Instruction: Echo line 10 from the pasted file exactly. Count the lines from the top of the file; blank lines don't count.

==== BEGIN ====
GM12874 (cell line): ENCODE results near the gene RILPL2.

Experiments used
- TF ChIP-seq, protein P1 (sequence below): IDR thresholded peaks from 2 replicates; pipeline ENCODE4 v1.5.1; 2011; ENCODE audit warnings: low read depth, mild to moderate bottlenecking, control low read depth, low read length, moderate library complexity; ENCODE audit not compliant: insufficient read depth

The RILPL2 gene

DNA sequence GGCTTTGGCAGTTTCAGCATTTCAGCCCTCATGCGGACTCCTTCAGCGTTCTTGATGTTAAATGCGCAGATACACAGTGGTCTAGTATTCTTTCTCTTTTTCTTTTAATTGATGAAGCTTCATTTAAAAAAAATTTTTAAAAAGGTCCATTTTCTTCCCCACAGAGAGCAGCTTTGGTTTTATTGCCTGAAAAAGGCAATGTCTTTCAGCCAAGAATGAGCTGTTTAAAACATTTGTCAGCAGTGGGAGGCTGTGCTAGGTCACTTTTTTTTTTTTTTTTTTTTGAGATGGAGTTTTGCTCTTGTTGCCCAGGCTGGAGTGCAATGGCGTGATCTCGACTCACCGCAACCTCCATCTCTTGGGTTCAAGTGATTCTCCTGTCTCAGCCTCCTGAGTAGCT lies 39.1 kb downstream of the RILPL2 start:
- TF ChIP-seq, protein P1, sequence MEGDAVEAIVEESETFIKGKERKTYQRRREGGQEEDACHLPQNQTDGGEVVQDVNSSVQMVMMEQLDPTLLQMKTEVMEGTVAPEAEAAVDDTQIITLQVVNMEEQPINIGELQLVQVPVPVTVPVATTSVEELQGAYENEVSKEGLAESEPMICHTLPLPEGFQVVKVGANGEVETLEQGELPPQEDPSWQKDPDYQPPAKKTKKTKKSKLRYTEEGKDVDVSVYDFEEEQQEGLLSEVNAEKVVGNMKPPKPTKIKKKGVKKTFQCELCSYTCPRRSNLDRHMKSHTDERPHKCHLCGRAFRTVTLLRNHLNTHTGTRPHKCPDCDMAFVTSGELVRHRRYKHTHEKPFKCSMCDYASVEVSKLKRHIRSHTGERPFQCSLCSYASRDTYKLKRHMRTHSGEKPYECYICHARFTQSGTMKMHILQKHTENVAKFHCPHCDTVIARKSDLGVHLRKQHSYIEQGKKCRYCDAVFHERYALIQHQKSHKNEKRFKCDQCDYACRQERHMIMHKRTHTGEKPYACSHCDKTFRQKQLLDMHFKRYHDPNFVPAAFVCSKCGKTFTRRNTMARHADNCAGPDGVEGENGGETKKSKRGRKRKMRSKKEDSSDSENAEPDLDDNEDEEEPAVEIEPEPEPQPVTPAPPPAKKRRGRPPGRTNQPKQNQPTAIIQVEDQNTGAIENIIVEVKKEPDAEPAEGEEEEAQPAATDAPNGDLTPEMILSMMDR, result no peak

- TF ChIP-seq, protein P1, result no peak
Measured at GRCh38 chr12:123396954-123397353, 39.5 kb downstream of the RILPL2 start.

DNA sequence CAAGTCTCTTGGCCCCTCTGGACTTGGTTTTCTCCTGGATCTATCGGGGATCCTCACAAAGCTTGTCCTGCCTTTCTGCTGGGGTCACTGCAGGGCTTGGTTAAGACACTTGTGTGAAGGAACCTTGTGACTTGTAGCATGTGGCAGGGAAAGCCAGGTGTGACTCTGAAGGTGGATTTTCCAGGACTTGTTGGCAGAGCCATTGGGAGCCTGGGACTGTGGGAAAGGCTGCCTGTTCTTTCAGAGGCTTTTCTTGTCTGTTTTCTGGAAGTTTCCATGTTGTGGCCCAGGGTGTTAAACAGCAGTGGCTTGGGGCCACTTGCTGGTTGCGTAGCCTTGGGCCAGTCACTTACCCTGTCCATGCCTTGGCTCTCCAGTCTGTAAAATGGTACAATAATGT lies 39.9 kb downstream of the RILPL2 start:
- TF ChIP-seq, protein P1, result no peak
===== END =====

- TF ChIP-seq, protein P1, result no peak